In some cases, just as with early corn ethanol production, farmers are willing to be the early investors and the feedstock source for biomass energy production. A good example is occurring in Missouri.

A farmer group has contracted acres to grow miscanthus giganteus for the MFA Oil Biomass, LLC project. MFA Oil Biomass is a partnership between Aloterra Energy and MFA Oil Co. It recently was awarded $14.6 million from the USDA through the Biomass Crop Assistance Program (BCAP). 

Currently, only 4 percent of U.S. energy comes from biomass-derived sources. Obviously farmers have the potential to earn a good income as part owners in biomass energy plants and also from producing the feedstock such as miscanthus, switchgrass, corn fodder and several other sources.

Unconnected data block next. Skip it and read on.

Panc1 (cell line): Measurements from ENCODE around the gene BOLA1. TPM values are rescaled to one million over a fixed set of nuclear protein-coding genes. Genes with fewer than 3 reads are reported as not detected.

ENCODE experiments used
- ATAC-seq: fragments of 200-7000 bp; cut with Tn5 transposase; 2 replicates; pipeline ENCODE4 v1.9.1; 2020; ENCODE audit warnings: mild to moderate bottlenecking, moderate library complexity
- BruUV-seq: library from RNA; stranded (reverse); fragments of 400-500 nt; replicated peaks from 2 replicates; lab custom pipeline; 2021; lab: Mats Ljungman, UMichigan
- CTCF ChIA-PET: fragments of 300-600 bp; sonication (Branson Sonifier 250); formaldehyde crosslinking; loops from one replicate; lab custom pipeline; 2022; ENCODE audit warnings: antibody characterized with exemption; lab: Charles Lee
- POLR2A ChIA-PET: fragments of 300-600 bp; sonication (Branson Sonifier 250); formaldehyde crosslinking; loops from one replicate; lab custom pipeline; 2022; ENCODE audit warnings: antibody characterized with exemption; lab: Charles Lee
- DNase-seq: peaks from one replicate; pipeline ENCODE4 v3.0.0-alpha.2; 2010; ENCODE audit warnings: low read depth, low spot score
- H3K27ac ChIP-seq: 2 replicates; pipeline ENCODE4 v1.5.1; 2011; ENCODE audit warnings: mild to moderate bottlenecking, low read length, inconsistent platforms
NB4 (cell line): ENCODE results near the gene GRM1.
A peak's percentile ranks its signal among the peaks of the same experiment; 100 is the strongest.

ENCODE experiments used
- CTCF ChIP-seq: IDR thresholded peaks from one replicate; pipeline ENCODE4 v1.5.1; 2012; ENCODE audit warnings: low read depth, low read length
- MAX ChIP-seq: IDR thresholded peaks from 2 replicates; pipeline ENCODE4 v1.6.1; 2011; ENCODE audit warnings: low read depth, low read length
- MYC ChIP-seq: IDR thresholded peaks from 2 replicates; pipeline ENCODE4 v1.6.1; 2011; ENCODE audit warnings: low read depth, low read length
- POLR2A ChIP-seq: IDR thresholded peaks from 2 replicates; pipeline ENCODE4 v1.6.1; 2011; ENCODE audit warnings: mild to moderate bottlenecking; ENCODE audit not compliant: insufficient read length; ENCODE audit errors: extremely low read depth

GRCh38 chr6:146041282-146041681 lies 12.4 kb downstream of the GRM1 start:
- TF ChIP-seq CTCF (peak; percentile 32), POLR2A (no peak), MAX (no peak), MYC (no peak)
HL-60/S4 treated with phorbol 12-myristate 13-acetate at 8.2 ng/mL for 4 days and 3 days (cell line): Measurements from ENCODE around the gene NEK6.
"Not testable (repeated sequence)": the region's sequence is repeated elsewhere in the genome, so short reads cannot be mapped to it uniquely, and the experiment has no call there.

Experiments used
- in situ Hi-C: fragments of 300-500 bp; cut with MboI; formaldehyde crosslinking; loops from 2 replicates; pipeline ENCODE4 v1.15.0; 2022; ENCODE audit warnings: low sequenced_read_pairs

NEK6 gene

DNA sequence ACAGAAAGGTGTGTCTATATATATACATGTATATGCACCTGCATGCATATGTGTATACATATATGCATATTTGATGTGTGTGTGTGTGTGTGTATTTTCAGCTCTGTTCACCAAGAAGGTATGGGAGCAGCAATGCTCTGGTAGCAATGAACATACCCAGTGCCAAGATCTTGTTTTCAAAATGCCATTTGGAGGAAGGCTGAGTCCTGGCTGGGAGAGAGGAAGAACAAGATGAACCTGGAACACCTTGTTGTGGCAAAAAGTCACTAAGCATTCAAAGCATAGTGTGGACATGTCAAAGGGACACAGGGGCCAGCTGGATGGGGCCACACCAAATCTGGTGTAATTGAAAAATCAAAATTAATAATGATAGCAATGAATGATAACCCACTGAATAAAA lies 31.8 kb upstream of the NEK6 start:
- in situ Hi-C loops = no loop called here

Mindy Ward wrote an article for Missouri Farmer Today providing details about the MFA Oil Biomass project and quoting one farmer who signed up 184 acres of pasture ground for growing miscanthus, far above the less than 50 acres signed up by most farmers.

Read the full article by clicking here.